Serial killer Peter Tobin has died aged 76, sources have told the BBC.
Tobin was convicted of raping and murdering Polish student Angelika Kluk, 23, and hiding her body under the floor of a Glasgow church in 2006.
He was also serving life terms at HMP Edinburgh for the murders of 15-year-old Vicky Hamilton and 18-year-old Dinah McNicol.
Vicky, of Redding, near Falkirk, and Dinah, of Tillingham, Essex, both vanished in 1991.
Their bodies were found 17 years later, buried in the garden of Tobin’s former home in Margate, Kent.
Last month, a newspaper reported that Tobin was lying “chained to a hospital bed” and was pictured in a hospital gown, appearing seriously ill.
The Sunday Mail said the murderer had cancer and had fallen and broken his hip. It said he was refusing food and medication.
In January it emerged that Tobin had been transferred from HMP Edinburgh to the city’s Royal Infirmary after becoming unwell.
In February 2016 he was taken to the Royal Infirmary by ambulance after he reportedly collapsed in his cell.
Tobin was only unmasked as a serial killer after his final victim – Angelika Kluk – was found hidden under the floorboards of a church in Glasgow in 2006.
His arrest set in motion a UK-wide investigation which ultimately led officers to the remains of two teenage girls.
Vicky Hamilton, 15, disappeared in February 1991 as she travelled home to just outside Falkirk. 18-year-old Dinah McNicol from Essex was last seen in August that year after she hitched a lift from Tobin after a music festival.
Both girls remains were found 16 years later.
Former Strathclyde Police detective David Swindle, who led the investigation into Peter Tobin, said he definitely killed more people.
“This is someone who had no respect for humanity,” he said.
Vicky and Dinah had gone missing within six months of each other in 1991, at opposite ends of the UK.
They were only found after Tobin killed again. His murder of Polish student Angelika Kluk in Glasgow was followed by a nationwide police inquiry which led eventually to the back garden in Irvine Drive in Margate.
For 16 years, Dinah and Vicky’s families had absolutely no idea what had happened to them.
Without a body, there could be no funeral, no grave to visit, no prospect whatsoever of anything remotely resembling closure, if that’s ever possible in such cases.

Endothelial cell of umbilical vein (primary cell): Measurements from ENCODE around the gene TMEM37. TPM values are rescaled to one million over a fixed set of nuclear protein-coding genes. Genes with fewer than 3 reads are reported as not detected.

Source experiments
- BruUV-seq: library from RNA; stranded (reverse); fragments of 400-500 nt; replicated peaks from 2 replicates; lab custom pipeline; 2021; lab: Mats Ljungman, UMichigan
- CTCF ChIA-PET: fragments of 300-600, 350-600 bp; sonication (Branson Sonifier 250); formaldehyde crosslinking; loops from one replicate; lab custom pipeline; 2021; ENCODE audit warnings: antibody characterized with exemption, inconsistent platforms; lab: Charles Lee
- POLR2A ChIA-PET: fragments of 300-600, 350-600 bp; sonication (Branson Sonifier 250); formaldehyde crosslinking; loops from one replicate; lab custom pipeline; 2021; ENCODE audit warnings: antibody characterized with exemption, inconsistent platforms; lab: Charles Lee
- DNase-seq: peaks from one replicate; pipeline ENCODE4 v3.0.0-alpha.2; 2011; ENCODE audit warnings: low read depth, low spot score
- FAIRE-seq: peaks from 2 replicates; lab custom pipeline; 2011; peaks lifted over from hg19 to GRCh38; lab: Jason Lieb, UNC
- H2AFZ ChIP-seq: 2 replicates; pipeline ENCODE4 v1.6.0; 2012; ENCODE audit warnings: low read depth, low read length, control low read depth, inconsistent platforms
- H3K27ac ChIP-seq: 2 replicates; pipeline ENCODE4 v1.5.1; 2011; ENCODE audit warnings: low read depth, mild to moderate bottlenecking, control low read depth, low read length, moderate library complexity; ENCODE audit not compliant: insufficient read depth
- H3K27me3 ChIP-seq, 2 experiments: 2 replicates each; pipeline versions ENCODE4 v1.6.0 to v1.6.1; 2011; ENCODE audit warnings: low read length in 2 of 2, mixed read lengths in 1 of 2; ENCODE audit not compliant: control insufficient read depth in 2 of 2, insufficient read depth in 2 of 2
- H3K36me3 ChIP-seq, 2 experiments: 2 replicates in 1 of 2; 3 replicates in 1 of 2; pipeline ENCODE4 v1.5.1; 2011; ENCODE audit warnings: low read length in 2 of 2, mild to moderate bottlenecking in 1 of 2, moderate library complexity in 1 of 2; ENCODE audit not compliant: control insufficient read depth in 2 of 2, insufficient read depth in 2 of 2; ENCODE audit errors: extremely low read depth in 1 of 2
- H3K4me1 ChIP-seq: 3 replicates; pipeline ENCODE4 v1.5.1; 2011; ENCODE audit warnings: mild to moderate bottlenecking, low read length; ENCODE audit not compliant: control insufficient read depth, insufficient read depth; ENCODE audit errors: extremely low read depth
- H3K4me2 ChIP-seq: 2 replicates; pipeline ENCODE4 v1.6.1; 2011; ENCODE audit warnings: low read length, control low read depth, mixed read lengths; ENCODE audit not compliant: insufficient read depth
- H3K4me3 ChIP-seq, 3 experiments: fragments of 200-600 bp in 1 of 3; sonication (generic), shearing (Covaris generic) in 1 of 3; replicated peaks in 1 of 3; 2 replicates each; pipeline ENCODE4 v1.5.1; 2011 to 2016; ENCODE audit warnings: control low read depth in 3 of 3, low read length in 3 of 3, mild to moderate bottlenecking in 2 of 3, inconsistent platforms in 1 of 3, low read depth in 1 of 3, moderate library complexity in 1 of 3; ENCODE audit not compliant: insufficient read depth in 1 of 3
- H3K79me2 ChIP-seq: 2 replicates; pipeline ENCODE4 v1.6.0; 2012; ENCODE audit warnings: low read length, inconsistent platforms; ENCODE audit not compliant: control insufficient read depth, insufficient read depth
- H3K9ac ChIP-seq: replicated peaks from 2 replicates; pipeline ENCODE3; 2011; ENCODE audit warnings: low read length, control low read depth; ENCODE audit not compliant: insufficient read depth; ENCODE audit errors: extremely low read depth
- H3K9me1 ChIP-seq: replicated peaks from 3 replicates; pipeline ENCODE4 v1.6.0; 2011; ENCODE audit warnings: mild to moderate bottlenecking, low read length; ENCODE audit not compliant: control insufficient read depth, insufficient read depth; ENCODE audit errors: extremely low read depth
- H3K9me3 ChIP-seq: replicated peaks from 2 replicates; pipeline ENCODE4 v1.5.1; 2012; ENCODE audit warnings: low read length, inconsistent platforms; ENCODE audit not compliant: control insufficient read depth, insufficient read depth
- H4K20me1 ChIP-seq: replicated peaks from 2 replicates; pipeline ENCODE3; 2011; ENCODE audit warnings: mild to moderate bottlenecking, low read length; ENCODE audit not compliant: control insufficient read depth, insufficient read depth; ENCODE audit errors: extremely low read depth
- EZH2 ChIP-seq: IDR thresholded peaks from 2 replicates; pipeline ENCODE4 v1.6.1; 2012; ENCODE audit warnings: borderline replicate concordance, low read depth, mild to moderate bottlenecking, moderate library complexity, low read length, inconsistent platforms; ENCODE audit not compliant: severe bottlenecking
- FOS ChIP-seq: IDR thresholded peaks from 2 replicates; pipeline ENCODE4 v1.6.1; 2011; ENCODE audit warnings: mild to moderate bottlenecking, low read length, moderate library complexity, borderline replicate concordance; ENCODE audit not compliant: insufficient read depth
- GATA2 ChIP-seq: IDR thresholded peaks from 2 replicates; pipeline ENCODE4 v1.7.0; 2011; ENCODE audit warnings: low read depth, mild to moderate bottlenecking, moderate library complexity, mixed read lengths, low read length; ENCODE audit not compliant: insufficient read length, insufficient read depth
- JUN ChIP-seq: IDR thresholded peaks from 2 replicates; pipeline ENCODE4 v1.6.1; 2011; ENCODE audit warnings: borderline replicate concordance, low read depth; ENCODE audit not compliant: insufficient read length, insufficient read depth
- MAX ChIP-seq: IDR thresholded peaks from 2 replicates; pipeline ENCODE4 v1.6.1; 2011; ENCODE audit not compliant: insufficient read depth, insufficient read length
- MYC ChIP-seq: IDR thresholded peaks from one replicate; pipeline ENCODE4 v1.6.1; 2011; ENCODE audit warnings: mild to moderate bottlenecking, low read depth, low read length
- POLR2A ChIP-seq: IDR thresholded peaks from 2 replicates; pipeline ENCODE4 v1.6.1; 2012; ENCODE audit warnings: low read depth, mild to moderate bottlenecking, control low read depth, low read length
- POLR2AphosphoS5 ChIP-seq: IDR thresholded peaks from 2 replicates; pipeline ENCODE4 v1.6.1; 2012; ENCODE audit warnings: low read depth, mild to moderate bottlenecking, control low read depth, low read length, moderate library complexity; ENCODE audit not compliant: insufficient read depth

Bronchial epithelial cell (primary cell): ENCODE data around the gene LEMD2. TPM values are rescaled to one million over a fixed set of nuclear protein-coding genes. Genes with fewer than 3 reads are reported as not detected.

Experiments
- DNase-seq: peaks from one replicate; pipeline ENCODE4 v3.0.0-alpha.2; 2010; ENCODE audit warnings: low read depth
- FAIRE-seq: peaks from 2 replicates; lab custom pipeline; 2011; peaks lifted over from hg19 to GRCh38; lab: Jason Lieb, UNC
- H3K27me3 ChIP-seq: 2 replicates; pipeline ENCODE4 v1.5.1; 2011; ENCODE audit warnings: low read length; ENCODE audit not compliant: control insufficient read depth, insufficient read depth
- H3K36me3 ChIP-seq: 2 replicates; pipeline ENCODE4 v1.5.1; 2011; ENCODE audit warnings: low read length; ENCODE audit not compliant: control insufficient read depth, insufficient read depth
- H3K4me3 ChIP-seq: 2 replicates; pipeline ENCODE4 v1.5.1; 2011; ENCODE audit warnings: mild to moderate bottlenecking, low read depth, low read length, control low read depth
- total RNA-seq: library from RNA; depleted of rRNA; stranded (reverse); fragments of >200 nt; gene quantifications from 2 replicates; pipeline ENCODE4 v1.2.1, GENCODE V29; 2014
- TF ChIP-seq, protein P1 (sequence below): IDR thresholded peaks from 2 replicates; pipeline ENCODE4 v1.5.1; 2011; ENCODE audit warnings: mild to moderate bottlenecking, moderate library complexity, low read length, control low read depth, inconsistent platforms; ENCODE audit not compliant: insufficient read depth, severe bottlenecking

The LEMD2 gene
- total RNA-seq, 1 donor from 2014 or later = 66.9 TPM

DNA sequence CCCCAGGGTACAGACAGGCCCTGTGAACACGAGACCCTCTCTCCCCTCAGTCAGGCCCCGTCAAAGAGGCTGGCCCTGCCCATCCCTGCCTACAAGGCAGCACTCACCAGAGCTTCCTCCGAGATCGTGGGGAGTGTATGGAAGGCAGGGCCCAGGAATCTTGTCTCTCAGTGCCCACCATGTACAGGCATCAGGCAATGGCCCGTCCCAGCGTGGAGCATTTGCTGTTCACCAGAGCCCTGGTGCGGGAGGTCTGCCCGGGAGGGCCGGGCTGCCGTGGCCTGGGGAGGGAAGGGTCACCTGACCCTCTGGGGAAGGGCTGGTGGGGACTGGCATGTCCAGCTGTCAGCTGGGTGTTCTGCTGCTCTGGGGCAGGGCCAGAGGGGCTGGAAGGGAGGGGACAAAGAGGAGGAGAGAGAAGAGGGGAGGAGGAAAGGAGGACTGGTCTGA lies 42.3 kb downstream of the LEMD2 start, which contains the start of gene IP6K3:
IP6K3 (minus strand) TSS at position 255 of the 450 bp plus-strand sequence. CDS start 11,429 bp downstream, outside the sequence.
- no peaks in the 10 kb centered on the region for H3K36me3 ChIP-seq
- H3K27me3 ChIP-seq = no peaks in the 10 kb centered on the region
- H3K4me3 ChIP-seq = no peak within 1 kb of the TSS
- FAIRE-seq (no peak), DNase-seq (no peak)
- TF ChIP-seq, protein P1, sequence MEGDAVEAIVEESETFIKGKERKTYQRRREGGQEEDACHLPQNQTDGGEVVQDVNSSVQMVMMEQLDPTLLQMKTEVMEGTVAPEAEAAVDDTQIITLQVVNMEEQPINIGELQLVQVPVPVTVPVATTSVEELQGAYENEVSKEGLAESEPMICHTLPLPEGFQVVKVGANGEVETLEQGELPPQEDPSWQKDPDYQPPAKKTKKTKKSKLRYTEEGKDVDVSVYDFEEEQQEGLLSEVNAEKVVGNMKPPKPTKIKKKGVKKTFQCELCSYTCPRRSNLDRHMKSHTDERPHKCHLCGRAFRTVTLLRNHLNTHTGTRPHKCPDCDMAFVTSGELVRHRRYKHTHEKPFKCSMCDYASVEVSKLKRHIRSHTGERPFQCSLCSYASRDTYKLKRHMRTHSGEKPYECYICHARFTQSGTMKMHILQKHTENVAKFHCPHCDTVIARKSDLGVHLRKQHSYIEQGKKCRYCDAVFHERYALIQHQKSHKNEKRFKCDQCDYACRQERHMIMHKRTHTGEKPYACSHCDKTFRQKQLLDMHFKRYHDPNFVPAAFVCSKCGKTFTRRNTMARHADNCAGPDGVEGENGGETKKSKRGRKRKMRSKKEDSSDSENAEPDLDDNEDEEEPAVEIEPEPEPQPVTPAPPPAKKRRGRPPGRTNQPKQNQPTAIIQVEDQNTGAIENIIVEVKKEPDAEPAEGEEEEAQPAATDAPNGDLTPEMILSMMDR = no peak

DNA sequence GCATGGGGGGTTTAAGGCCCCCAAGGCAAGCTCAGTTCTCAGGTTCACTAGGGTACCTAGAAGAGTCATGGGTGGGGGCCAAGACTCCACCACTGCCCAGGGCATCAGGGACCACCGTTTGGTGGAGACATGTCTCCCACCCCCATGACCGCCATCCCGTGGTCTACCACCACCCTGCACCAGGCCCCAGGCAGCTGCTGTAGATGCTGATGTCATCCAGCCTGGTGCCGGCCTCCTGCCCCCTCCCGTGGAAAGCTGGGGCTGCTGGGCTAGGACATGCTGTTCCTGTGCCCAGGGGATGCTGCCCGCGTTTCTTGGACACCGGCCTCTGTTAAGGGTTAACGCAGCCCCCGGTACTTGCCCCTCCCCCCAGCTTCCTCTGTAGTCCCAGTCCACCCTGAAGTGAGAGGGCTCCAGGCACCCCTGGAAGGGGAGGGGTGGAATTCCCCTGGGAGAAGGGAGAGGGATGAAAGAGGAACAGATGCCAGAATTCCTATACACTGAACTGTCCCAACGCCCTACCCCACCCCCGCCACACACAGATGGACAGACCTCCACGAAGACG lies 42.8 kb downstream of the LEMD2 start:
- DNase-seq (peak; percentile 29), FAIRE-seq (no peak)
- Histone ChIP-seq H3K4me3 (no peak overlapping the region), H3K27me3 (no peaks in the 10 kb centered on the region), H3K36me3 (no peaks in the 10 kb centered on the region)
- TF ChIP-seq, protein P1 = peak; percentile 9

Vicky’s mother died two years after her daughter went missing. Her family say it was from a broken heart.
When the girls were found, their relatives were relieved because at last they knew the truth, no matter how terrible it was. They had them back and they could lay them to rest.
Detectives who investigated Tobin are convinced he had other victims. He targeted young girls and women when they were vulnerable and took care to conceal his crimes. He was in his 40s when he killed Vicky and Dinah, an unusually late age for a serial killer to start committing murders.
If the police are right, Tobin could have revealed his secrets and given some semblance of comfort to other families.
But he would never have spared a moment’s thought for Dinah’s father, or for the relatives of any of his victims.
In that man’s foul and wicked soul, there was nothing but darkness.
‘A particular brand of hell’
In the days following the discovery of Peter Tobin’s first known victim, I witnessed a moment I’ll never forget.
The police had found 15-year-old Vicky Hamilton buried behind Tobin’s former home in Margate.
The news that they had uncovered a second body came through when I was interviewing Ian McNicol, whose daughter Dinah had been missing for 16 years.
With the camera rolling, Ian raised his hand, crossed his fingers, and said: “Please be Dinah…and get us out of this misery.”
Imagine hoping that your beloved daughter was lying in a shallow grave, in the shadow of a murderer’s old house.
Serial killers like Tobin inflict a particular brand of hell on their victims’ families.